The senior healthcare market has provided continuous growth to the Medicare Supplement (MedSupp, also referred to as Medigap) and Medicare Advantage (MA) industry1 over time. From 2009 through 2014, the MA market grew by 46%. In comparison, the MedSupp market grew by 19%. While recent MA enrollment growth has been remarkable, MedSupp growth has also been substantial.
Adding MedSupp to your Medicare product portfolio warrants consideration as a way to realize:
- Enrollment of seniors who otherwise won’t enroll in MA
- Enrollment of seniors in service areas where developing an MA provider network isn’t practical
- A potential hedge against a decrease in the value of MA products for consumers
- Simplicity and flexibility for the health plan
Our article provides further insight into these opportunities and also explores MedSupp challenges and risks.
Enrollment of seniors who otherwise won’t enroll in MA
MA and MedSupp are natural competing product lines that are mutually exclusive from the customer perspective as regulation (not to mention practicality) precludes an individual from obtaining coverage from both products simultaneously. This creates somewhat of a split in the senior market segment, a segment that is in the midst of significant growth and will continue to grow over the next several years due to the wave of Baby Boomer entrants. MedSupp could provide an alternative product to MA, which increases overall market share and could boost economies of scale. In Figure 1, we provide a breakdown of the Medicare population over the past several years, along with the respective enrollment in MA and MedSupp.2
Figure 1: Medicare enrollment summary (in thousands)
As Figure 1 shows, prior to 2008 the MedSupp market was larger than the MA market. Note that total Medicare enrollment consists of more than just MedSupp and MA. It also includes enrollees covered by Medicare Fee-for-Service (FFS) alone, employer-sponsored insurance, Medicaid dual eligible, and other public insurance.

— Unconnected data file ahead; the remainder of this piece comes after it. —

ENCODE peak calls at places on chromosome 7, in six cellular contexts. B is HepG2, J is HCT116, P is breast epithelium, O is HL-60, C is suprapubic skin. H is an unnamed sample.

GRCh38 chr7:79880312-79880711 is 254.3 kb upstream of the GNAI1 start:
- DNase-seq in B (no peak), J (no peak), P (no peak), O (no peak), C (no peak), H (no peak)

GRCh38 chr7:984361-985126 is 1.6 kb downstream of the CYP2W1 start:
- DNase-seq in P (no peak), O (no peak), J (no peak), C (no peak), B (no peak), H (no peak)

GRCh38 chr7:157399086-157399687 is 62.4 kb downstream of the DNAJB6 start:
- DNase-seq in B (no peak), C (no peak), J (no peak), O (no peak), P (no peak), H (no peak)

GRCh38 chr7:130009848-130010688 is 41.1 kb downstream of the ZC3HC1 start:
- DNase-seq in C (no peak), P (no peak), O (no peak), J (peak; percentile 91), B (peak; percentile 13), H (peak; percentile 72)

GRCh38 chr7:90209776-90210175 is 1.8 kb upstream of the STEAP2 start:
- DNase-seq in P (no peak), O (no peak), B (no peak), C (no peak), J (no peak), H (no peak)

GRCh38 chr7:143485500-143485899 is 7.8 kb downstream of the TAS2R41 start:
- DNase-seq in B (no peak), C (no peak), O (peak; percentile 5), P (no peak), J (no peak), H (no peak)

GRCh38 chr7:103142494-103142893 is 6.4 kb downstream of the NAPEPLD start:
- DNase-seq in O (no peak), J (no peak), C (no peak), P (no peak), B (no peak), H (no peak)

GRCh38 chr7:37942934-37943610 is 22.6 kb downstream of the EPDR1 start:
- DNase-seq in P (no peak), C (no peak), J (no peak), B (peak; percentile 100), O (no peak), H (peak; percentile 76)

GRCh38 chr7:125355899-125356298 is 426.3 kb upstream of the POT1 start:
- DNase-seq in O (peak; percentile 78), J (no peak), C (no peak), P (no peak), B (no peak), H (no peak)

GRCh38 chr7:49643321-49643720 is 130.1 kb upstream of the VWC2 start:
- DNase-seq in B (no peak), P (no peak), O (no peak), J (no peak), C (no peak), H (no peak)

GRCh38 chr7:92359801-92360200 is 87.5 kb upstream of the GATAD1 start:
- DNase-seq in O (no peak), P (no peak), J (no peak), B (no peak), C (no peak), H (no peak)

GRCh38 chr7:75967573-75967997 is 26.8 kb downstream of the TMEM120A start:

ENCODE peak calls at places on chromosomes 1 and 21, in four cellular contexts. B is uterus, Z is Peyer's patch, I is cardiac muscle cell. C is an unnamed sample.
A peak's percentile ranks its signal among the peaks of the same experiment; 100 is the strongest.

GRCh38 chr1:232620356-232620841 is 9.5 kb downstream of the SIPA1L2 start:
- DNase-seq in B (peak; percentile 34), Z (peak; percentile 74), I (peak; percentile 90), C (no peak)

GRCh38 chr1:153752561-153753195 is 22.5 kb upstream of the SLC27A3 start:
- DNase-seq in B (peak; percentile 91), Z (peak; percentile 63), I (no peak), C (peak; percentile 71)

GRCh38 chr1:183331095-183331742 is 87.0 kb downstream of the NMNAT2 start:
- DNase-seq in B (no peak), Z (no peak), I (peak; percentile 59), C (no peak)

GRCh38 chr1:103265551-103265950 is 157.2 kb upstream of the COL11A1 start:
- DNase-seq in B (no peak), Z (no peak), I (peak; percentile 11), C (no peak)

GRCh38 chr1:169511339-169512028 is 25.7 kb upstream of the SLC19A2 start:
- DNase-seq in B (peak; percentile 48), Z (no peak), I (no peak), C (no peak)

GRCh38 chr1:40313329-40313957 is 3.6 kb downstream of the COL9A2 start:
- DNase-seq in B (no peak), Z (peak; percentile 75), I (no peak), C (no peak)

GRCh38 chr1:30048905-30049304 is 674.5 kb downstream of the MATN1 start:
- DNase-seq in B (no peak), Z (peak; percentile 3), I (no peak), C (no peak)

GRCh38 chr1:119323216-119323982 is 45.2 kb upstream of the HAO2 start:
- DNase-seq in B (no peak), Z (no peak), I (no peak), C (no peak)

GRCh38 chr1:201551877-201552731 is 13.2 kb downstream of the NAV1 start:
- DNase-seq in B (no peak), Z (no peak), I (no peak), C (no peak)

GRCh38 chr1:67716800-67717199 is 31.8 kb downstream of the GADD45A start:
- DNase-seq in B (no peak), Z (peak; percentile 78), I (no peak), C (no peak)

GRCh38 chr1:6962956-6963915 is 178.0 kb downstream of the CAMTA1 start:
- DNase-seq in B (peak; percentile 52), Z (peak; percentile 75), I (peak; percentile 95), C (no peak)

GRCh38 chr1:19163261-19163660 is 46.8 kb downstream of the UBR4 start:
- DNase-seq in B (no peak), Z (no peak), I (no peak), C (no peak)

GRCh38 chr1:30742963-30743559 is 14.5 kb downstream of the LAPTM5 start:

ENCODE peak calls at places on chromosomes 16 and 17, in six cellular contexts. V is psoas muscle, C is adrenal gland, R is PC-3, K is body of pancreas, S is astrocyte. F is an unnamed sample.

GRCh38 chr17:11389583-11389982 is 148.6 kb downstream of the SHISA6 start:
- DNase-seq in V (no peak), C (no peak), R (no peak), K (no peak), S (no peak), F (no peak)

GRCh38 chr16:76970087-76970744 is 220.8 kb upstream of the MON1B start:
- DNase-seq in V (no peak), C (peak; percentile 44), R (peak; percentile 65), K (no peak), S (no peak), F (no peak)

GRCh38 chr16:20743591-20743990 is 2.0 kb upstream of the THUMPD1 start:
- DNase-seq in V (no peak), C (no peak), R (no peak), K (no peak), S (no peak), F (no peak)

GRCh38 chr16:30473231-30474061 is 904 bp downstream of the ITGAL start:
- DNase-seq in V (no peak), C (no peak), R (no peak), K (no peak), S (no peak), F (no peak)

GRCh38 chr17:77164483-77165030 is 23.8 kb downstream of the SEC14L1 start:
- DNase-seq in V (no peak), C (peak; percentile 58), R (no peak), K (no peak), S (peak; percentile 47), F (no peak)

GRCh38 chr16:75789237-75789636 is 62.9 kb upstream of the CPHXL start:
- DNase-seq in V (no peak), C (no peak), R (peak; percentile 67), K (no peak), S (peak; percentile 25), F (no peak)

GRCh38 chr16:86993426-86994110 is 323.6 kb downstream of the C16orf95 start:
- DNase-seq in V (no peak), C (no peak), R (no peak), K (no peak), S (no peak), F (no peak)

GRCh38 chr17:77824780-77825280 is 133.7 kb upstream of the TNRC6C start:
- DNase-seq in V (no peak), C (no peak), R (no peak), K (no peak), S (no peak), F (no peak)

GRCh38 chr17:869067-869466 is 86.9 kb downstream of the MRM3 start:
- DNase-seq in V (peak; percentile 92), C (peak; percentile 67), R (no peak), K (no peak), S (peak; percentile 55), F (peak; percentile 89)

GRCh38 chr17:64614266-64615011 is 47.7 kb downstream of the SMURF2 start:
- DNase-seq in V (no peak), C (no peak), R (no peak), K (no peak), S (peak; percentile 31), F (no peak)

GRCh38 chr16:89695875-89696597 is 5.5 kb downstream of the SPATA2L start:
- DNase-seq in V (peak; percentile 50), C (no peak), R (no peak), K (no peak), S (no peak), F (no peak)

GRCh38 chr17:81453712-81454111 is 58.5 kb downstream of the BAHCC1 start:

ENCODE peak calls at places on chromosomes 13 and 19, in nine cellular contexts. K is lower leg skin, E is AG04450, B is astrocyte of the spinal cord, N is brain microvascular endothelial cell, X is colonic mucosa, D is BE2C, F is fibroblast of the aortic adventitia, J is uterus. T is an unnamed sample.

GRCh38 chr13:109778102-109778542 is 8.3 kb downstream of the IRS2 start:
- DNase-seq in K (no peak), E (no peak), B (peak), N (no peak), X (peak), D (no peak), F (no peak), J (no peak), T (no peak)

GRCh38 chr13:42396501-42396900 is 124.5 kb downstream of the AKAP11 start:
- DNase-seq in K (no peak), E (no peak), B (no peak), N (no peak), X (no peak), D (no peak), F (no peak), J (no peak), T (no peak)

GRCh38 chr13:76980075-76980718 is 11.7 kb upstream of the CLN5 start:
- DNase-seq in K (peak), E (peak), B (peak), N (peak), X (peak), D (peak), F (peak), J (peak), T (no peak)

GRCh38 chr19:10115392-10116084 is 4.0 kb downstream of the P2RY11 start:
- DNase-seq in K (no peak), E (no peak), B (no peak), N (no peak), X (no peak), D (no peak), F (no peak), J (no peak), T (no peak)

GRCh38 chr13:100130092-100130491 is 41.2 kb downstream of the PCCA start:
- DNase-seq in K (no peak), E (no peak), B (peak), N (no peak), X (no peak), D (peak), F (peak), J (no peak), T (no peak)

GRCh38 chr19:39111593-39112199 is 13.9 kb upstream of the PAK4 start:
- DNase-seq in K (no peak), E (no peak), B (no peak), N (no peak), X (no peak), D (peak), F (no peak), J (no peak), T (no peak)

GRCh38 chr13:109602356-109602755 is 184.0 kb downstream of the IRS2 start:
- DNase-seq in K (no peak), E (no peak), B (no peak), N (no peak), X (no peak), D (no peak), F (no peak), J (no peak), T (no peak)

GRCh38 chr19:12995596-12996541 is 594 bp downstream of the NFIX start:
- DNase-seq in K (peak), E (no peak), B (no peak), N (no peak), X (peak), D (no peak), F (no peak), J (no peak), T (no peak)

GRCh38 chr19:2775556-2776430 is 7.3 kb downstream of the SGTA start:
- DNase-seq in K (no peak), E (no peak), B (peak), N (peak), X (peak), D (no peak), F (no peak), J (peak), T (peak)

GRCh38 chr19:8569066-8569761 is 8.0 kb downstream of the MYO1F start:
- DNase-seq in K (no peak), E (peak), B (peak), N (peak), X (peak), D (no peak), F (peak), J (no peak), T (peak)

While both MA and MedSupp target the senior population, their respective target markets are not identical. Some of the differences and/or unique characteristics are provided below:
- MedSupp enables seniors to see any Medicare provider in the United States whereas MA plans often restrict seniors to a contracted network of providers. A segment of the senior population prefers this simple non-network coverage. This is due to various reasons, such as an anticipated future need to see an MA non-network provider, a history and current relationship with a non-network provider, and/or living in multiple geographic locations, all or some of which may not be included in the MA plan’s service area.
- The MedSupp market is more concentrated in rural areas (29%) than MA (14%).3
- The MedSupp market is more concentrated toward higher incomes than MA.4
- Almost 50% of the MedSupp population has attended college.5
With proper rate management, a MedSupp block can grow to become an important source of membership and future profits. Because of first-year acquisition and commission expenses, profits generally emerge in the later renewal years as the product line matures. However, unlike MA, this requires tracking and monitoring experience over the product lifetime. This is necessary for two purposes. One, the durational nature of claims experience and buildup of credible exposure as the product line matures must be recognized in monitoring results against expectations. Two, historical experience is required for regulatory purposes in order to demonstrate compliance with minimum loss ratio requirements and justification of proposed rate actions.
Enrollment of seniors in service areas where developing an MA provider network isn’t practical
In areas where it is very difficult, at best, to develop or maintain a fiscally appropriate MA provider network that meets the strict Centers for Medicare and Medicaid Services (CMS) regulatory standards, MedSupp offers an alternative because its products generally have no contracted provider networks (the only exception is Medicare Select, which is described briefly later). In the geographic regions where an MA provider network is too difficult to create or maintain, a MedSupp offering might make sense if the number of Medicare eligibles is high enough.
Potential hedge against a decrease in value-add of MA products
MA has existed in its current form since 2006 and MedSupp in its current form since the early 1990s. MA products generally provide more value (benefits in addition to Medicare-covered services for lower premium) than MedSupp for reasons that often vary by organization and/or area of the country. However, over time, the MA payment reforms and changes implemented have reduced the price/value gap between MA and MedSupp products.